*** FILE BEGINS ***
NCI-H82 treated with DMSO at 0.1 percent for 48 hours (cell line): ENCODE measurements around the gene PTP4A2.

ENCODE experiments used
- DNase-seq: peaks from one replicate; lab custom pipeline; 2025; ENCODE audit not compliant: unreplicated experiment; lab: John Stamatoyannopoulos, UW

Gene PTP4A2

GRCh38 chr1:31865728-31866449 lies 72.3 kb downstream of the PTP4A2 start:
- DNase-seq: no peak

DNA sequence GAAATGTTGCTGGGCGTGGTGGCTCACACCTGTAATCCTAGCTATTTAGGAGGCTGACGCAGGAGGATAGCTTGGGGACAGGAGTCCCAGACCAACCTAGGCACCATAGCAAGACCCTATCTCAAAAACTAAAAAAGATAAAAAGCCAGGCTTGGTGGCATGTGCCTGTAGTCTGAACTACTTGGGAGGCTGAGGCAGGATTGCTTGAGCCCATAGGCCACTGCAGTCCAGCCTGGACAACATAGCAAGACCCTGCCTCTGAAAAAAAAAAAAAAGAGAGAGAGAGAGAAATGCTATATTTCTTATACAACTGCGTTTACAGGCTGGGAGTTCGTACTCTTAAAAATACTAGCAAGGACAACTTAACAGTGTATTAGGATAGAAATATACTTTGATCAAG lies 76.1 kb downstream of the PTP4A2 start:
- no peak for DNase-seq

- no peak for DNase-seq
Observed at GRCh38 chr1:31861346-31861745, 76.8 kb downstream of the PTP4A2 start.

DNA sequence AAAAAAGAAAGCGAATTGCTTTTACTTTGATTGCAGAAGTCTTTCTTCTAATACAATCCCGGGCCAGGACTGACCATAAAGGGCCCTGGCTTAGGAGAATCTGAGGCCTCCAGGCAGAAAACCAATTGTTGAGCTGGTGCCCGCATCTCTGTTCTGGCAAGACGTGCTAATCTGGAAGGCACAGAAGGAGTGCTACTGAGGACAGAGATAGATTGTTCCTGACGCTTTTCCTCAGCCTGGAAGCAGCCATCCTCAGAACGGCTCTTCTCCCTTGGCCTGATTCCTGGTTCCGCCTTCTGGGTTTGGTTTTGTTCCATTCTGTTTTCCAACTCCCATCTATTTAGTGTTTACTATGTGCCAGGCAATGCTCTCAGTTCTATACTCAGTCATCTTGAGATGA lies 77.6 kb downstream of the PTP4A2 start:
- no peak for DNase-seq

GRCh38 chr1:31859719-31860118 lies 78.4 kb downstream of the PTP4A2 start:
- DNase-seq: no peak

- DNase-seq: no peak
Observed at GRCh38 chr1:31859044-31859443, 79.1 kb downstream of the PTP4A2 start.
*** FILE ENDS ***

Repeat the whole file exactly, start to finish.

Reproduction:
NCI-H82 treated with DMSO at 0.1 percent for 48 hours (cell line): ENCODE measurements around the gene PTP4A2.

ENCODE experiments used
- DNase-seq: peaks from one replicate; lab custom pipeline; 2025; ENCODE audit not compliant: unreplicated experiment; lab: John Stamatoyannopoulos, UW

Gene PTP4A2

GRCh38 chr1:31865728-31866449 lies 72.3 kb downstream of the PTP4A2 start:
- DNase-seq: no peak

DNA sequence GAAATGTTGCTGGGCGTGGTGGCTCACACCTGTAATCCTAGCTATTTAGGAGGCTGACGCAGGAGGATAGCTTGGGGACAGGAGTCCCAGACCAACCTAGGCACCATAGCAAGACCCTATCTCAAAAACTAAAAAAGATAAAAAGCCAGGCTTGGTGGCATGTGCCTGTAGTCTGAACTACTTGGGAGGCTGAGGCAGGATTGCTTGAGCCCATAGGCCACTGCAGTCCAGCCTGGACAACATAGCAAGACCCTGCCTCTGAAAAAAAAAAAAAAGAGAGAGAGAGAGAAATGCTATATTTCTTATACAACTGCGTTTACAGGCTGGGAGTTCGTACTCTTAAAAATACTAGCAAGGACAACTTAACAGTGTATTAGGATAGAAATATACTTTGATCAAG lies 76.1 kb downstream of the PTP4A2 start:
- no peak for DNase-seq

- no peak for DNase-seq
Observed at GRCh38 chr1:31861346-31861745, 76.8 kb downstream of the PTP4A2 start.

DNA sequence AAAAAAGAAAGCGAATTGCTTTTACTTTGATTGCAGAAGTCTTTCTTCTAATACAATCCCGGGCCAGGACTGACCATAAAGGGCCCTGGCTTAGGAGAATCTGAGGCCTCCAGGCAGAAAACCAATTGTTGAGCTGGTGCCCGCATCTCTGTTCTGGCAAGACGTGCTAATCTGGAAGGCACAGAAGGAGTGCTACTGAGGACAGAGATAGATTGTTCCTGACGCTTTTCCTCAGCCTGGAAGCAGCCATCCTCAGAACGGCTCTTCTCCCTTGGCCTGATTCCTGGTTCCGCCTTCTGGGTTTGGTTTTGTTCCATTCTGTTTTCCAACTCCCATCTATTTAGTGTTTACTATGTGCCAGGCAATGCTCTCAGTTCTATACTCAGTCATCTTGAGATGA lies 77.6 kb downstream of the PTP4A2 start:
- no peak for DNase-seq

GRCh38 chr1:31859719-31860118 lies 78.4 kb downstream of the PTP4A2 start:
- DNase-seq: no peak

- DNase-seq: no peak
Observed at GRCh38 chr1:31859044-31859443, 79.1 kb downstream of the PTP4A2 start.